Is any kind of affirmative action plan a violation of the equal protection clause? Or is affirmative action the best short-term and temporary means of reversing many generations of unjust discrimination?

The U.S. Congress endorsed limited uses of affirmative action to redress past injustices in the Civil Rights Act of 1991. However, in Adarand Construction, Inc. v. Pena (1995), the Court held that all race-based classifications, including government affirmative action programs, should be subjected to the standard of strict scrutiny. According to Justice Sandra Day O'Connor, all government classifications by race “should be subjected to detailed judicial inquiry to ensure that the personal right to equal protection of the laws has not been infringed.” Policies or programs based on racial classifications—including those designed to boost the opportunities of minorities in an attempt to overcome the negative effects of past discrimination—have to be narrowly defined and designed to advance a compelling government interest. Otherwise, they could be struck down as unconstitutional infringements of the 14th Amendment.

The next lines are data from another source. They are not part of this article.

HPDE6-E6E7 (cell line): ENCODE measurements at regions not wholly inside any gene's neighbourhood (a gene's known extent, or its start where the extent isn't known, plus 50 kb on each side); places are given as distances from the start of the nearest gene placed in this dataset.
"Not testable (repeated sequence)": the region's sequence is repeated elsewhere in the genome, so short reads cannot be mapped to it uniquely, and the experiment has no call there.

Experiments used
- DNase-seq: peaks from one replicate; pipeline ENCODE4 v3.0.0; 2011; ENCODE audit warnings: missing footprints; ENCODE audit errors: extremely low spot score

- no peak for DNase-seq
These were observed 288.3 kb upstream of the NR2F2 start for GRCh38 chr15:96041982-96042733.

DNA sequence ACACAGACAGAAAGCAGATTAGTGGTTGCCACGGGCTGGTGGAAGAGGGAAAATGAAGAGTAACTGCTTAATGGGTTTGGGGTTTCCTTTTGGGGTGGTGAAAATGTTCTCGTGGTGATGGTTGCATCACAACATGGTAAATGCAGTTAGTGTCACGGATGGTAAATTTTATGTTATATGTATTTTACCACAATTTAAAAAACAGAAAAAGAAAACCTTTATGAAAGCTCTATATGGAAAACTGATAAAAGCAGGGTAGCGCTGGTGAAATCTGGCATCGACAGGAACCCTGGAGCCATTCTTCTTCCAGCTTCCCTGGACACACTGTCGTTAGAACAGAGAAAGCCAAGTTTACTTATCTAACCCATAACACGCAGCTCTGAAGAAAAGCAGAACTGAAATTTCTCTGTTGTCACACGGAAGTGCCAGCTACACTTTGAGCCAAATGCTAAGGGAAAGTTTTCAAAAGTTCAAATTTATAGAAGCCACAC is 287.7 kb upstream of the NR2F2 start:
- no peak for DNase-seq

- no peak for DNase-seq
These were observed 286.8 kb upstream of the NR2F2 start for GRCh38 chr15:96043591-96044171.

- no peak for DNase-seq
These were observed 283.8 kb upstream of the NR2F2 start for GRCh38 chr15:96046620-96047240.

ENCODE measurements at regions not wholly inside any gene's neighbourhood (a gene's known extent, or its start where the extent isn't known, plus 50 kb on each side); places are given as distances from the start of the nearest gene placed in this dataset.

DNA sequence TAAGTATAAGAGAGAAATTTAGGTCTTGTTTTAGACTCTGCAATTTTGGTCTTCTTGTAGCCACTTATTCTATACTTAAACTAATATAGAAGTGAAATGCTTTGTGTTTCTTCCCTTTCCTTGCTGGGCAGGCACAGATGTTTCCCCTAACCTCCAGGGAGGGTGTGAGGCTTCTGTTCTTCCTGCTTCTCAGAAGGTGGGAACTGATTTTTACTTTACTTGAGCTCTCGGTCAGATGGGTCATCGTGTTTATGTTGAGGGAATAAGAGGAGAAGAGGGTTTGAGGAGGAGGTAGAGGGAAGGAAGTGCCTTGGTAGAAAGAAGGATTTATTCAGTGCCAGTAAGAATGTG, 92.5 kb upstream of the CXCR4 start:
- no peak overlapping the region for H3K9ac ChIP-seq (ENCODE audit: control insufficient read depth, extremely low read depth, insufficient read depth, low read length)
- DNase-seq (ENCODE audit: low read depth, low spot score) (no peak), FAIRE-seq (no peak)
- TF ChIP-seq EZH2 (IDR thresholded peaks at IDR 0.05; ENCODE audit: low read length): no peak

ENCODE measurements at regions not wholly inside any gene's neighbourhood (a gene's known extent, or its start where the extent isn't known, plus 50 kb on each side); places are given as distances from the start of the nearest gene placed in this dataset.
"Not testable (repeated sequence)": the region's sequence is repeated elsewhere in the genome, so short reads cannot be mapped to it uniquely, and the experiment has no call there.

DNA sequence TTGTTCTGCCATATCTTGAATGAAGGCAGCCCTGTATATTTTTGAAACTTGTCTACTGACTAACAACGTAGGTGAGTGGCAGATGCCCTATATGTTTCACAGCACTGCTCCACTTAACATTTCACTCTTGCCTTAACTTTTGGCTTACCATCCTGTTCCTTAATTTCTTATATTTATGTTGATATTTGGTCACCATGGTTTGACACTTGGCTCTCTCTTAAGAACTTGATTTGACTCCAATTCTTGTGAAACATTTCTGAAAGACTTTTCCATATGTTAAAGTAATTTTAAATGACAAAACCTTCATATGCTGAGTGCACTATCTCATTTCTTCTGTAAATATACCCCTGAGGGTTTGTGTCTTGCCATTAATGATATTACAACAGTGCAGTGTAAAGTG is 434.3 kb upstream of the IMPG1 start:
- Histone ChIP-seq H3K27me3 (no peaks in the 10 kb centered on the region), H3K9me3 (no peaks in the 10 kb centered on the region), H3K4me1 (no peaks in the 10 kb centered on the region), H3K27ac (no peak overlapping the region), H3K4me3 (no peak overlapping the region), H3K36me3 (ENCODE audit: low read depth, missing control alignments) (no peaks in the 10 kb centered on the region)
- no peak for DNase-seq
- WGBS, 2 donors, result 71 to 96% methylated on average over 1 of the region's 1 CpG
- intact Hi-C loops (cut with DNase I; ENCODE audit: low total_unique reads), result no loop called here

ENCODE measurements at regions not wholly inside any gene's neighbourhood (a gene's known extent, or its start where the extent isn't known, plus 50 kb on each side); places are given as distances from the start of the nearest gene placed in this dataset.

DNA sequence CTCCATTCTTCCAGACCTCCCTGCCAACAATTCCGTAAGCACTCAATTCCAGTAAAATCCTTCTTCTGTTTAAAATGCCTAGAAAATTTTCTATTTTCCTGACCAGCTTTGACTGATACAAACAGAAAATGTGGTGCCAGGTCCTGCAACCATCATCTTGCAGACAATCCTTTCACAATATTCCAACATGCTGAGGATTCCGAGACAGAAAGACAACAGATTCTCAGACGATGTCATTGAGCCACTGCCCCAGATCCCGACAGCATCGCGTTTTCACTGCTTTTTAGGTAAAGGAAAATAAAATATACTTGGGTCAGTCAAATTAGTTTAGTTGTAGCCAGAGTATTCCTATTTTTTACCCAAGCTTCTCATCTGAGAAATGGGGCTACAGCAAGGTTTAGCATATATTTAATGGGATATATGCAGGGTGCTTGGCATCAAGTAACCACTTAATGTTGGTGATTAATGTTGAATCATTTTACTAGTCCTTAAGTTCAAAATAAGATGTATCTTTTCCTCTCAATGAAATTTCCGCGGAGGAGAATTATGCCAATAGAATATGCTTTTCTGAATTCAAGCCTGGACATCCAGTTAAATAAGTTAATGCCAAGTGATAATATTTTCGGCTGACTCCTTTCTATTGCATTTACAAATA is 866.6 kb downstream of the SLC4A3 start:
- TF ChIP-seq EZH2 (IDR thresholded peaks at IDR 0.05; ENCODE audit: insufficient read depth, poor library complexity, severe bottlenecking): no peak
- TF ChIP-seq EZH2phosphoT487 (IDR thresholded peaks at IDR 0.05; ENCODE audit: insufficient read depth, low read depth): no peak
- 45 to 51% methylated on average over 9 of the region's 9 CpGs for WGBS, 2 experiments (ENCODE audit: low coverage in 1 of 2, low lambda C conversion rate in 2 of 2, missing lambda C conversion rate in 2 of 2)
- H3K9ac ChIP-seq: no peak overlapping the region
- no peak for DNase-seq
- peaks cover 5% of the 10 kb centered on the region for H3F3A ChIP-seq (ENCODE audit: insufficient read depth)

There has been continuous public controversy about the constitutionality and morality of affirmative action programs in education, government, and private enterprise. Citizens and the courts are likely to face tough decisions about modification or termination of policies that sanction unequal treatment of groups in the pursuit of remedies for past injustices.